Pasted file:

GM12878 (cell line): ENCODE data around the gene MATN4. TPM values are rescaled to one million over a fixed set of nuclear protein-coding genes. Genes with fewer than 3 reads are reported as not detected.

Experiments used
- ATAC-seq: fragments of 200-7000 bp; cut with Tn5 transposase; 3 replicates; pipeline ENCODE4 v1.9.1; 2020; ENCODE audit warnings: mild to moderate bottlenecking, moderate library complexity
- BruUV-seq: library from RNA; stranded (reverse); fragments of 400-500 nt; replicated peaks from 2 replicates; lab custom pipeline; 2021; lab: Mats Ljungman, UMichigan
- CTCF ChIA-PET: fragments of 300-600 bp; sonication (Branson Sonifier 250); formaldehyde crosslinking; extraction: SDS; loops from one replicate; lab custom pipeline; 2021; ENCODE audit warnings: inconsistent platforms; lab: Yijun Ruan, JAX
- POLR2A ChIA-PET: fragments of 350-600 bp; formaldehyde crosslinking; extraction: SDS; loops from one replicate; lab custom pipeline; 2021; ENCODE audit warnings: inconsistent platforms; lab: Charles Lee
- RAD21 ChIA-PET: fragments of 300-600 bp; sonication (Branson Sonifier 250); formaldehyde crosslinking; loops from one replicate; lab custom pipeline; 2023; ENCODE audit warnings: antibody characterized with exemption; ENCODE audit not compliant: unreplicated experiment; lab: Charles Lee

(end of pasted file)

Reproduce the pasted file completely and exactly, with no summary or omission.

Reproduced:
GM12878 (cell line): ENCODE data around the gene MATN4. TPM values are rescaled to one million over a fixed set of nuclear protein-coding genes. Genes with fewer than 3 reads are reported as not detected.

Experiments used
- ATAC-seq: fragments of 200-7000 bp; cut with Tn5 transposase; 3 replicates; pipeline ENCODE4 v1.9.1; 2020; ENCODE audit warnings: mild to moderate bottlenecking, moderate library complexity
- BruUV-seq: library from RNA; stranded (reverse); fragments of 400-500 nt; replicated peaks from 2 replicates; lab custom pipeline; 2021; lab: Mats Ljungman, UMichigan
- CTCF ChIA-PET: fragments of 300-600 bp; sonication (Branson Sonifier 250); formaldehyde crosslinking; extraction: SDS; loops from one replicate; lab custom pipeline; 2021; ENCODE audit warnings: inconsistent platforms; lab: Yijun Ruan, JAX
- POLR2A ChIA-PET: fragments of 350-600 bp; formaldehyde crosslinking; extraction: SDS; loops from one replicate; lab custom pipeline; 2021; ENCODE audit warnings: inconsistent platforms; lab: Charles Lee
- RAD21 ChIA-PET: fragments of 300-600 bp; sonication (Branson Sonifier 250); formaldehyde crosslinking; loops from one replicate; lab custom pipeline; 2023; ENCODE audit warnings: antibody characterized with exemption; ENCODE audit not compliant: unreplicated experiment; lab: Charles Lee